All the Good Things by Clare Fisher
Publication: June 1st 2017 by Penguin
Format: Paperback Pages: 280
‘Twenty-one year old Beth is in prison. The thing she did is so bad she doesn’t deserve to ever feel good again.
But her counsellor, Erika, won’t give up on her. She asks Beth to make a list of all the good things in her life. So Beth starts to write down her story, from sharing silences with Foster Dad No. 1, to flirting in the Odeon on Orange Wednesdays, to the very first time she sniffed her baby’s head.
But at the end of her story, Beth must confront the bad thing.
What is the truth hiding behind her crime? And does anyone-even a 100% bad person-deserve a chance to be good?‘ – Goodreads.
You know you’re in for a ride when the story is an ongoing conversation between an inmate and their therapist, my ears perked up at the idea of said inmate being asked to write down a list of all the good things in their life, it just sounded like an interesting idea to me and I wanted to know what the character would come up with.
Although this book is touted as a mystery, the actual ‘mystery’ is not important. When I started reading All the Good Things, I didn’t like the protagonist, Bethany, at all. She reminded me of Tiffany Doggett from the first few seasons of Orange is the New Black. For those who haven’t watched the show, she’s rude, insensitive, obnoxious and just all kinds of annoying. I cringed at her repeated use of ‘retard’ (this was challenged by the therapist). As the story progressed, and more was revealed about Bethany and her life, I started to feel bad for her and I understood her better.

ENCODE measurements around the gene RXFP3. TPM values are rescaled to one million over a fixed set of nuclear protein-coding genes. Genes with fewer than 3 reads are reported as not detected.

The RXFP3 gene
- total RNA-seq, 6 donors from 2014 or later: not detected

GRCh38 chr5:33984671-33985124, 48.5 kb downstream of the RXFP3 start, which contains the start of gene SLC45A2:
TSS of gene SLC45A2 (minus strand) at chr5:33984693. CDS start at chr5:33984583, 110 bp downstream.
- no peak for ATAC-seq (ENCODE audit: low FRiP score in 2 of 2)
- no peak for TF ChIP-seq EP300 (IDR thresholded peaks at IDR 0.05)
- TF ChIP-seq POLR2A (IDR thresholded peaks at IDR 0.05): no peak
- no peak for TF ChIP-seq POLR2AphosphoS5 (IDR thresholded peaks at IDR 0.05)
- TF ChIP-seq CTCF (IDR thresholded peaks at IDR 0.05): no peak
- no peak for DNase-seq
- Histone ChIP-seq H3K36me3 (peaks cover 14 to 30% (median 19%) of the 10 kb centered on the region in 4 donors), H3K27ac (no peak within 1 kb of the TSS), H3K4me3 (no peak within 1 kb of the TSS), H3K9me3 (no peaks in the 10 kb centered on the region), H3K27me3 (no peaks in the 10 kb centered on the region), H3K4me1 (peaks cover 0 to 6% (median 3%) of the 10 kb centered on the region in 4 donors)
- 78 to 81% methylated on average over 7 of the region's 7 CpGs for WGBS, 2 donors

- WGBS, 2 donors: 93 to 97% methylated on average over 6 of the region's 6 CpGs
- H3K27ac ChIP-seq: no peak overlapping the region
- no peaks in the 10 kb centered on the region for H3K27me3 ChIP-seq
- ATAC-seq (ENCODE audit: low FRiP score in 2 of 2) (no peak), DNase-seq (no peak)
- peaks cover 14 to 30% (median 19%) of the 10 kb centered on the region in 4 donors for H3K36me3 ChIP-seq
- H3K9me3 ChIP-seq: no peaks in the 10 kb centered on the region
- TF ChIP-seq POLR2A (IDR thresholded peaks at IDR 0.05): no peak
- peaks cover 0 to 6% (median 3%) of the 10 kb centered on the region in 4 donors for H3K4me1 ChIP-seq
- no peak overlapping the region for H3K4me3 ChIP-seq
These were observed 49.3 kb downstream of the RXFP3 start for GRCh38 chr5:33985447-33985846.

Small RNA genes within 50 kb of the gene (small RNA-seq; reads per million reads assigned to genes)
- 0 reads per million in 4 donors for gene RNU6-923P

Fisher does a wonderful job at telling Bethany’s story, waiting until the very end before unveiling the reason she’s in prison in the first place – but most readers will already come to the right conclusion halfway. I appreciated how long it took to get to the crime itself because the story isn’t about what Bethany did, it’s about why she did it and how it could have been prevented. The story is thought-provoking; it makes you ask whether people like Bethany deserve a chance at happiness and whether it’s possible to see the good at all when you’re living in darkness.
The psychological elements were intriguing. Bethany’s experiences from one foster home to another, her estrangement from her mother and the real reason behind her scarring childhood provide a valuable insight to help understand Bethany, you begin to grasp why she thinks the way she does. In addition to revealing struggles concerned with poverty and isolation, Fisher gives you an uncensored view of depression (notably postnatal depression), which makes this an eye-opening book.
If I had to pick a word to describe this book, I’d go for ‘real’. Everything from the individual characters to the experiences described in this book is stripped down and presented as is without glamorising anything. It doesn’t matter if you don’t like the characters, it doesn’t matter if you still have issues with what they did (I certainly had my problems!), what matters is you acknowledge why and how the awful incident at the centre of this story happened.